Brown fails to woo voters in crunch British poll TV debate
British Prime Minister Gordon Brown sought to overcome a major gaffe by trumpeting his economic record in a final TV election debate, but polls suggested he was soundly beaten by main rival David Cameron.
Brown trailed Cameron, leader of the opposition Conservatives, by more than 10 percent in an average of five instant surveys taken after the US-style televised showdown Thursday, just a week before polling day.
Leader of the centrist Liberal Democrats, Nick Clegg, came second a few points behind Cameron, lending further weight to the view that the vote could be close, producing a hung parliament in which no party has overall control.
"Mr Clegg no longer looked like the new kid on the block, and Mr Brown was weighed down by the baggage of 13 years in office," said the rightwing newspaper the Daily Telegraph.
"It was Mr Cameron who looked the part."
The left-leaning Guardian also praised him: "Cameron was very assured, delivering his best debating performance when it counted most. He was optimistic, reassuring, steady."
The Tory leader repeatedly dismissed Brown's criticism of his party's policies on the economy and immigration as "tired" and "desperate" and said the Conservatives offered a fresh start after Labour's time in power.
At one point, he accused Labour of presiding over "13 years of economic failure in which inequality has got worse and deep poverty has got worse".
The outcome will be a major blow for embattled Brown. Commentators had predicted the last debate, with its focus on the economy, could have favoured the former finance minister.
But Wednesday's campaign trail slip-up left him fighting for his political life and distracted attention from the showdown.
Brown was picked up by a microphone describing 66-year-old Labour supporter Gillian Duffy as "a bigoted woman" in an angry discussion with aides after the widow challenged him on immigration.
He made no effort to hide his error as he opened the debate in Birmingham, central England, which focused on the economy.
"There is a lot to this job and as you saw yesterday I don't get all of it right," he said.
"But I do know how to run the economy, in good times and in bad. When the banks collapsed I took immediate action... to stop a recession becoming a depression.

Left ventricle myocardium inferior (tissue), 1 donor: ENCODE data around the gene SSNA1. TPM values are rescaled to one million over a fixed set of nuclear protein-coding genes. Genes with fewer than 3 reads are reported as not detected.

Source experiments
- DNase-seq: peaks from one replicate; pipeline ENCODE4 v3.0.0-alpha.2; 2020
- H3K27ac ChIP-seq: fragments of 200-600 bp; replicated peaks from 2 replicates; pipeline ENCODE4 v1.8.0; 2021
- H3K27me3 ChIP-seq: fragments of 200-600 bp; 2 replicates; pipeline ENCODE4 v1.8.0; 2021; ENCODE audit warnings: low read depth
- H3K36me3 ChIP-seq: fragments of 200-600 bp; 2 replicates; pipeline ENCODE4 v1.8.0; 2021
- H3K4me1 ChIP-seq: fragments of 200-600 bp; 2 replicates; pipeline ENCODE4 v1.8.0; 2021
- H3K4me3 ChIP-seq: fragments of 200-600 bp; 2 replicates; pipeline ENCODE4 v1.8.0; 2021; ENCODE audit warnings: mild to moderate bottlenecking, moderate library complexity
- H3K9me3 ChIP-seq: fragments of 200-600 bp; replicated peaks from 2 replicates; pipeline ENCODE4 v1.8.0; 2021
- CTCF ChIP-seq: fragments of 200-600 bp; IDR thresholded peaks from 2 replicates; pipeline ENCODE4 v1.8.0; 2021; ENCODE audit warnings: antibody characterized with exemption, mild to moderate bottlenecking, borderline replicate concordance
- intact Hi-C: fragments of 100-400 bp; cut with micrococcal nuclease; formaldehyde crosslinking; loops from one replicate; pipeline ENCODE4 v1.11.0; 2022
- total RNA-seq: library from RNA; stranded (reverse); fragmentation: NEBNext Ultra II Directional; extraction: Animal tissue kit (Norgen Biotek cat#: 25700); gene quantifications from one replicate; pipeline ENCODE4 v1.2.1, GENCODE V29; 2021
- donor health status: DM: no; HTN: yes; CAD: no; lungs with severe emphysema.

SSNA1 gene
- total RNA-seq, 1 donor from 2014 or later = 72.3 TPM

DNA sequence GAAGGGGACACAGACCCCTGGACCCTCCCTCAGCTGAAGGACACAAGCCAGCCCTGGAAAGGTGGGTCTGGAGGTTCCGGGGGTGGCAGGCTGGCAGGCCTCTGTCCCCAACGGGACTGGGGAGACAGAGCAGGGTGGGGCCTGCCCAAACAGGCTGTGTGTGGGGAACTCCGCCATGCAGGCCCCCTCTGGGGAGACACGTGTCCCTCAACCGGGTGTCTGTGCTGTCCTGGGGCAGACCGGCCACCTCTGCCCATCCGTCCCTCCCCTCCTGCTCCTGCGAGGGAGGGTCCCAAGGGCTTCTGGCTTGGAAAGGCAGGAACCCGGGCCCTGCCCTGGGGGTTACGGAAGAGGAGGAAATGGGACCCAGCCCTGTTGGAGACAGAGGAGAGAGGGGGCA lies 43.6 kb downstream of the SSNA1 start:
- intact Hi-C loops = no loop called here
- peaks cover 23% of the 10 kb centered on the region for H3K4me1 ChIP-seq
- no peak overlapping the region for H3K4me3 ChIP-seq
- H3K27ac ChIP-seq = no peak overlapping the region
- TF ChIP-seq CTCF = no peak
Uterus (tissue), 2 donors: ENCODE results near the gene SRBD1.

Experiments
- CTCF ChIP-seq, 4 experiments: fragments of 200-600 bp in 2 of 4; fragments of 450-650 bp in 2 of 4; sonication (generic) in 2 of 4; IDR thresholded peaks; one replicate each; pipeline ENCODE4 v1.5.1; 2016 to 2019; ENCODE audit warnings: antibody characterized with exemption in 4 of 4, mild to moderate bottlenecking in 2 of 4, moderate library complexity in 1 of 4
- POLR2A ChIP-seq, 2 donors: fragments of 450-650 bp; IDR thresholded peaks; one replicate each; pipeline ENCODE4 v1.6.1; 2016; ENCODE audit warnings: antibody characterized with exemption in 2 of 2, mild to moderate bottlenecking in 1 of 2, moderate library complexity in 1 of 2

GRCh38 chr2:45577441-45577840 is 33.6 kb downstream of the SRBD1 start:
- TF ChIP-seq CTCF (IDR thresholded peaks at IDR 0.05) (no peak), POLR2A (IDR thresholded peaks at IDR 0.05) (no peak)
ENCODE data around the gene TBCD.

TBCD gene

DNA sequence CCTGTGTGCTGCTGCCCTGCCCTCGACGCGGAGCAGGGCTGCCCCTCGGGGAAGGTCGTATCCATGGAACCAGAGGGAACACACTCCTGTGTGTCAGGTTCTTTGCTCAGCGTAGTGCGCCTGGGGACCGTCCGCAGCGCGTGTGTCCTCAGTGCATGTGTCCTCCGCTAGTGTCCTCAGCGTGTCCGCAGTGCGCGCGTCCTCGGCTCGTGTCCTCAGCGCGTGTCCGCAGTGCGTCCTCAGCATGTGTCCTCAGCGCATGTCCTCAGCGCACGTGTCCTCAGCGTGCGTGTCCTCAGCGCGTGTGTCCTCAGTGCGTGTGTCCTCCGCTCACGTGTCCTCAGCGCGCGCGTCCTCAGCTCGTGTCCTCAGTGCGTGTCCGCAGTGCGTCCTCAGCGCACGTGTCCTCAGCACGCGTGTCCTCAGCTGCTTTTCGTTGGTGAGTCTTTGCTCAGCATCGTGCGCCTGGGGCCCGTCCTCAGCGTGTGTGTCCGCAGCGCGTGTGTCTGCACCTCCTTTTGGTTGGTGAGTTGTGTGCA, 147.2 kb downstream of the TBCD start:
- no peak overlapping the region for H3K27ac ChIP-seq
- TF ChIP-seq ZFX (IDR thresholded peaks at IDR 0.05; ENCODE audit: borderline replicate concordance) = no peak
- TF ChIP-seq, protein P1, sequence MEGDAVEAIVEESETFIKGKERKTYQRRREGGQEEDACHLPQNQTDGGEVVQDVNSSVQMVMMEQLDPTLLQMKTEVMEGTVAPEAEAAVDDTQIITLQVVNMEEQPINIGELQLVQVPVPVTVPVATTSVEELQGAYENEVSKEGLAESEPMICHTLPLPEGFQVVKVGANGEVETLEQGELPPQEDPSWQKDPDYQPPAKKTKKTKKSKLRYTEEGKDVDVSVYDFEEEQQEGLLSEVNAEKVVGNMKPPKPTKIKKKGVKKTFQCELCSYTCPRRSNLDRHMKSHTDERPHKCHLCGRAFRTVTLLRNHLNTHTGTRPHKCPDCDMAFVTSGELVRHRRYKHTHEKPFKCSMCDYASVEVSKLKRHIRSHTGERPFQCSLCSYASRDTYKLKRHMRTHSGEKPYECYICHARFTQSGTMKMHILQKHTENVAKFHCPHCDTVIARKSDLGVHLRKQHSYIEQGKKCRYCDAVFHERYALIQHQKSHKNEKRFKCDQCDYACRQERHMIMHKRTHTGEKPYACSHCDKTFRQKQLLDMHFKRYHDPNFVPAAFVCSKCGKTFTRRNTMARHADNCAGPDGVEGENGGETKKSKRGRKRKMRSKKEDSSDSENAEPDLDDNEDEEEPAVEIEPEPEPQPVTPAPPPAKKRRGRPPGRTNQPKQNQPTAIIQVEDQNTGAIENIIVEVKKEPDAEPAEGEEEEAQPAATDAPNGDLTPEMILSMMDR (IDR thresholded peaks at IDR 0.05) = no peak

"As a result of that, the country is now on the road to recovery."
Conservative plans to slash public spending in a bid to reduce Britain's record public deficit risked tipping the country back into recession, he argued.
And he highlighted the danger of Cameron and Clegg forming a coalition government if the election produced a hung parliament, portraying both men as novices.
"I don't like having to do this, but I have got to tell you that things are too important to be left to risky policies under these two people," he said.
"They are not ready for government, because they have not thought through their policies."
Clegg, in his final statement, told viewers: "If you believe, like I do, that we can do things differently this time... don't let anyone tell you it can't happen.
Cameron, in his closing statement, said: "If you vote Labour, you get more of the same. If you vote Liberal Democrat, it is uncertainty."
He promised that if voters opted for the Conservatives next Thursday "you can have a new, fresh government making a clean break and taking our country in a new direction and bringing the change we need."
If the polls are to be believed, it was Cameron's message that struck a chord.
An average of five surveys taken after the clash put Cameron on 37 percent, more than 10 points ahead of Brown on 25.6 percent. Clegg was second on 32 percent.
Brown was placed last in all the polls except one.
© 2010 AFP